A law enforcement officer is justified in using force likely to cause death or great bodily harm when such officer reasonably believes that such force is necessary to prevent the arrest from being defeated by resistance or escape and the person to be arrested otherwise indicates that such person will endanger human life or inflict great bodily harm unless arrested without delay. The jury heard the testimony of the defendant and the witnesses for the state. The jury determined that the officer under the circumstances was not using excess force or that the officer had used no force. Under either finding, the defendant's contentions are without merit.

5. USE OF THE OFFICER'S FORMAL IDENTIFICATION PHOTOGRAPH.

A sheriff's department identification photo of Officer Willems was introduced into evidence without objection and placed on a cork board for the jury to view. The pathologist was the next witness. Defense counsel objected to leaving the photograph on the corkboard during testimony about the autopsy, claiming it played on the jury's emotion. The judge overruled Deavers' objection without comment. During the course of the photographs's testimony, the prosecutor placed several autopsy photographs on the corkboard. All the photos on the corkboard were admitted into evidence.

Defendant contends that the continued display of the officer's identification photograph to the jury during the presentation of the State's autopsy evidence denied him his right to a fair trial. Deavers asserts the trial judge's refusal to remove the identification photograph condoned the State's attempt to inflame the passions of the jury. He argues the juxtaposition of the identification photograph to the gruesome autopsy photographs shocked the jury and played on the jurors' emotions.

Deavers' argument rests on speculation that the identification photograph of the officer and the photographic evidence of the autopsy shocked the jurors and played on their emotions. All of the photos were to be sent to the jury room for the jury's review. At that time, the jury could arrange the pictures as it desired. Defendant fails to show actual prejudice by the display of the photographs.

The admission of photographic evidence lies within the sound discretion of the trial court. State v. Hedger, 248 Kan. 815, 822, 811 P.2d 1170 (1991). It also follows that the manner of exhibiting admitted photographs to the jury rests within the sound discretion of the trial court. There is no evidence that the court abused its discretion in allowing the jury to view the identification photograph of Willems in conjunction with the autopsy photographs.

6. THE TRIAL JUDGE'S FAILURE TO INSTRUCT THE JURY ON EYEWITNESS IDENTIFICATION.

Defendant contends that because the prosecution's case relied heavily upon eyewitness testimony, the failure to give an eyewitness instruction constitutes reversible error.

PIK Crim.2d 52.20, the instruction on eyewitness identification, states:

"The law places the burden upon the state to identify the defendant. The law does not require the defendant to prove he has been wrongly identified. In weighing the reliability of eyewitness identification testimony you first should determine whether any of the following factors existed and if so the extent to which they would affect accuracy of identification by an eyewitness. Factors you may consider are:

1. The opportunity the witness had to observe. This includes any physical condition which could affect the ability of the witness to observe, the length of the time of observation, and any limitations on observation like an obstruction or poor lighting.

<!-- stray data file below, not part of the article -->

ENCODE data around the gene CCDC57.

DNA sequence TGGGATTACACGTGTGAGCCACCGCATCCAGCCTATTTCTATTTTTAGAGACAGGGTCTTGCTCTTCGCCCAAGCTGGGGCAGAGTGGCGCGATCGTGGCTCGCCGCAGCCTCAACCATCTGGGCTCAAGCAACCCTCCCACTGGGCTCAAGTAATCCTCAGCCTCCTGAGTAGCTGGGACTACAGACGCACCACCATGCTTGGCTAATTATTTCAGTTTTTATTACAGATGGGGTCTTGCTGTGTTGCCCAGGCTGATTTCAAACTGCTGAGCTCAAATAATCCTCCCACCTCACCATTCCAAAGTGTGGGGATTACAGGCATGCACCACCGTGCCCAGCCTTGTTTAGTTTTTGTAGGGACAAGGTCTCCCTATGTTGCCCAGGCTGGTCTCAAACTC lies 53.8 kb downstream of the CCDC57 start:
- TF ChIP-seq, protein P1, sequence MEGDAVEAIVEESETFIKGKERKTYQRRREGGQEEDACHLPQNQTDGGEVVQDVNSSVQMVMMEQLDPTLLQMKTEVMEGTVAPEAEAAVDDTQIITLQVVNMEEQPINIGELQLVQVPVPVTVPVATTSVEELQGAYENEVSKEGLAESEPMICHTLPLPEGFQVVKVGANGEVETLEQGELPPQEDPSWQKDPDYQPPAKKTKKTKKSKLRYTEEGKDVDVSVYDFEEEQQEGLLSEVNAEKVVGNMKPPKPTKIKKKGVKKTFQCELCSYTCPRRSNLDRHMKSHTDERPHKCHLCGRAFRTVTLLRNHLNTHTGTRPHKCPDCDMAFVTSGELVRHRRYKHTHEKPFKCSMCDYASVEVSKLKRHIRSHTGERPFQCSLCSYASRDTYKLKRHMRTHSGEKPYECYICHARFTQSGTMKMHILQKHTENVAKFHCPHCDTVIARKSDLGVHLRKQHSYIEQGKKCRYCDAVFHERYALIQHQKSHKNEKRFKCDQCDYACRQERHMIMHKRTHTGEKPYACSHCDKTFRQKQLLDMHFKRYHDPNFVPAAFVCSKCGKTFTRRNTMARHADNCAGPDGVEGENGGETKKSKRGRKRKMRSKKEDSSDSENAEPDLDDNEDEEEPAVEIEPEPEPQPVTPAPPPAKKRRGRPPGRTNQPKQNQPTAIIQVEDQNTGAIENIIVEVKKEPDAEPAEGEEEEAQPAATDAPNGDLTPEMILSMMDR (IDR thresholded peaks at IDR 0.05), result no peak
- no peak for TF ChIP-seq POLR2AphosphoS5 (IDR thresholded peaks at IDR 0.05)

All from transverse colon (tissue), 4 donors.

2. The emotional state of the witness at the time including that which might be caused by the use of a weapon or a threat of violence.

3. Whether the witness had observed the defendant[s] on earlier occasions.

4. Whether a significant amount of time elapsed between the crime charged and any later identification.

5. Whether the witness ever failed to identify the defendant[s] or made any inconsistent identification.

6. The degree of certainty demonstrated by the witness at the time of any identification of the accused.

7. Whether there are any other circumstances that may have affected the accuracy of the eyewitness identification."

In any criminal action in which eyewitness identification is a critical part of the prosecution's case and there is a serious question about the reliability of the identification, a cautionary instruction should be given advising the jury as to the factors to be considered in weighing the credibility of the eyewitness identification testimony. State v. Warren, 230 Kan. 385, 397, 635 P.2d 1236 (1981).

Deavers acknowledges that there was no question that he shot and killed Willems. Although there is no question relating to misidentification by an eyewitness, defendant contends that instruction was necessary because the factors addressed by the instruction were relevant to the weight the eyewitness accounts should be given to the jury. Deavers asserts that there is no valid reason to distinguish between eyewitness identification of a person and testimony by an eyewitness about events observed by the witness. Defendant claims that this is especially true when there is a question about the reliability of an eyewitness regarding his or her observations.

Defendant argues:

"Ms. Oaks testified that she saw the shooter, i.e., Fred, hold the gun with both hands and shoot the officer, run between the van and police car, come back and point the gun at the officer's head and pull the trigger before getting in the van and driving off. Her testimony is questionable as it fails to take into account the evidence that John Doyen was back by the officer's car when he ran away, or the presence of Garland. She stated she saw someone on the passenger side run away after the first shot, but did not mention a third person. Channon Brown thought he saw two men approaching the officer before the first shots, and stated the lighting made things hard to see. Aaron Burdick and Melanie Barrientos also gave different accounts of the events which they observed.